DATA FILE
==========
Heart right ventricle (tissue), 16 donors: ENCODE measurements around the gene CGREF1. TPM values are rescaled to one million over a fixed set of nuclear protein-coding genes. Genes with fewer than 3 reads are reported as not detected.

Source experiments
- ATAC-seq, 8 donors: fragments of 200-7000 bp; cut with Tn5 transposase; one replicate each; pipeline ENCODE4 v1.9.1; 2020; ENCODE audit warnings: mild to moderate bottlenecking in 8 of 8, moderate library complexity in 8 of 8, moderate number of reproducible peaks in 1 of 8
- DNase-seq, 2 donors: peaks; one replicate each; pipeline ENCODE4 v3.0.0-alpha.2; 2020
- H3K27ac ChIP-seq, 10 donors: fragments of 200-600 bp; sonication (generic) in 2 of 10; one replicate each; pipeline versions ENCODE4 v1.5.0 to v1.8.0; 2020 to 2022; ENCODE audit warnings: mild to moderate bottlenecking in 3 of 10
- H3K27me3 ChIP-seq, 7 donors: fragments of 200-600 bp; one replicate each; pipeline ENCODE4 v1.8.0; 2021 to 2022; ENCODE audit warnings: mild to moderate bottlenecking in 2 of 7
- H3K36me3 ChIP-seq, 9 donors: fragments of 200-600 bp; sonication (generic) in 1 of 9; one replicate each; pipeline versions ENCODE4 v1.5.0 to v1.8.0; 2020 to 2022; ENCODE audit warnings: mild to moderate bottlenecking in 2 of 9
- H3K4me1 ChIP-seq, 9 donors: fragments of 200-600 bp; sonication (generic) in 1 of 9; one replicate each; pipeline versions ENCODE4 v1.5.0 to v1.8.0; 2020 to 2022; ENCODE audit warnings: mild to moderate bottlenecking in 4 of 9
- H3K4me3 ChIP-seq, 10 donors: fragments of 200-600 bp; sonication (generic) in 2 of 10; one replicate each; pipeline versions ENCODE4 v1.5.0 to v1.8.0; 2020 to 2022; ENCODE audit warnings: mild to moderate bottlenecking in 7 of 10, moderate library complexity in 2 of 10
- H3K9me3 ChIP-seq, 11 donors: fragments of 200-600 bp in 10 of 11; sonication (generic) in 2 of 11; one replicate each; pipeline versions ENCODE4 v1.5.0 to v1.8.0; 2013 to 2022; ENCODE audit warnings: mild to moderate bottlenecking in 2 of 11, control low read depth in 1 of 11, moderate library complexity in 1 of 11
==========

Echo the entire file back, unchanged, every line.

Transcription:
Heart right ventricle (tissue), 16 donors: ENCODE measurements around the gene CGREF1. TPM values are rescaled to one million over a fixed set of nuclear protein-coding genes. Genes with fewer than 3 reads are reported as not detected.

Source experiments
- ATAC-seq, 8 donors: fragments of 200-7000 bp; cut with Tn5 transposase; one replicate each; pipeline ENCODE4 v1.9.1; 2020; ENCODE audit warnings: mild to moderate bottlenecking in 8 of 8, moderate library complexity in 8 of 8, moderate number of reproducible peaks in 1 of 8
- DNase-seq, 2 donors: peaks; one replicate each; pipeline ENCODE4 v3.0.0-alpha.2; 2020
- H3K27ac ChIP-seq, 10 donors: fragments of 200-600 bp; sonication (generic) in 2 of 10; one replicate each; pipeline versions ENCODE4 v1.5.0 to v1.8.0; 2020 to 2022; ENCODE audit warnings: mild to moderate bottlenecking in 3 of 10
- H3K27me3 ChIP-seq, 7 donors: fragments of 200-600 bp; one replicate each; pipeline ENCODE4 v1.8.0; 2021 to 2022; ENCODE audit warnings: mild to moderate bottlenecking in 2 of 7
- H3K36me3 ChIP-seq, 9 donors: fragments of 200-600 bp; sonication (generic) in 1 of 9; one replicate each; pipeline versions ENCODE4 v1.5.0 to v1.8.0; 2020 to 2022; ENCODE audit warnings: mild to moderate bottlenecking in 2 of 9
- H3K4me1 ChIP-seq, 9 donors: fragments of 200-600 bp; sonication (generic) in 1 of 9; one replicate each; pipeline versions ENCODE4 v1.5.0 to v1.8.0; 2020 to 2022; ENCODE audit warnings: mild to moderate bottlenecking in 4 of 9
- H3K4me3 ChIP-seq, 10 donors: fragments of 200-600 bp; sonication (generic) in 2 of 10; one replicate each; pipeline versions ENCODE4 v1.5.0 to v1.8.0; 2020 to 2022; ENCODE audit warnings: mild to moderate bottlenecking in 7 of 10, moderate library complexity in 2 of 10
- H3K9me3 ChIP-seq, 11 donors: fragments of 200-600 bp in 10 of 11; sonication (generic) in 2 of 11; one replicate each; pipeline versions ENCODE4 v1.5.0 to v1.8.0; 2013 to 2022; ENCODE audit warnings: mild to moderate bottlenecking in 2 of 11, control low read depth in 1 of 11, moderate library complexity in 1 of 11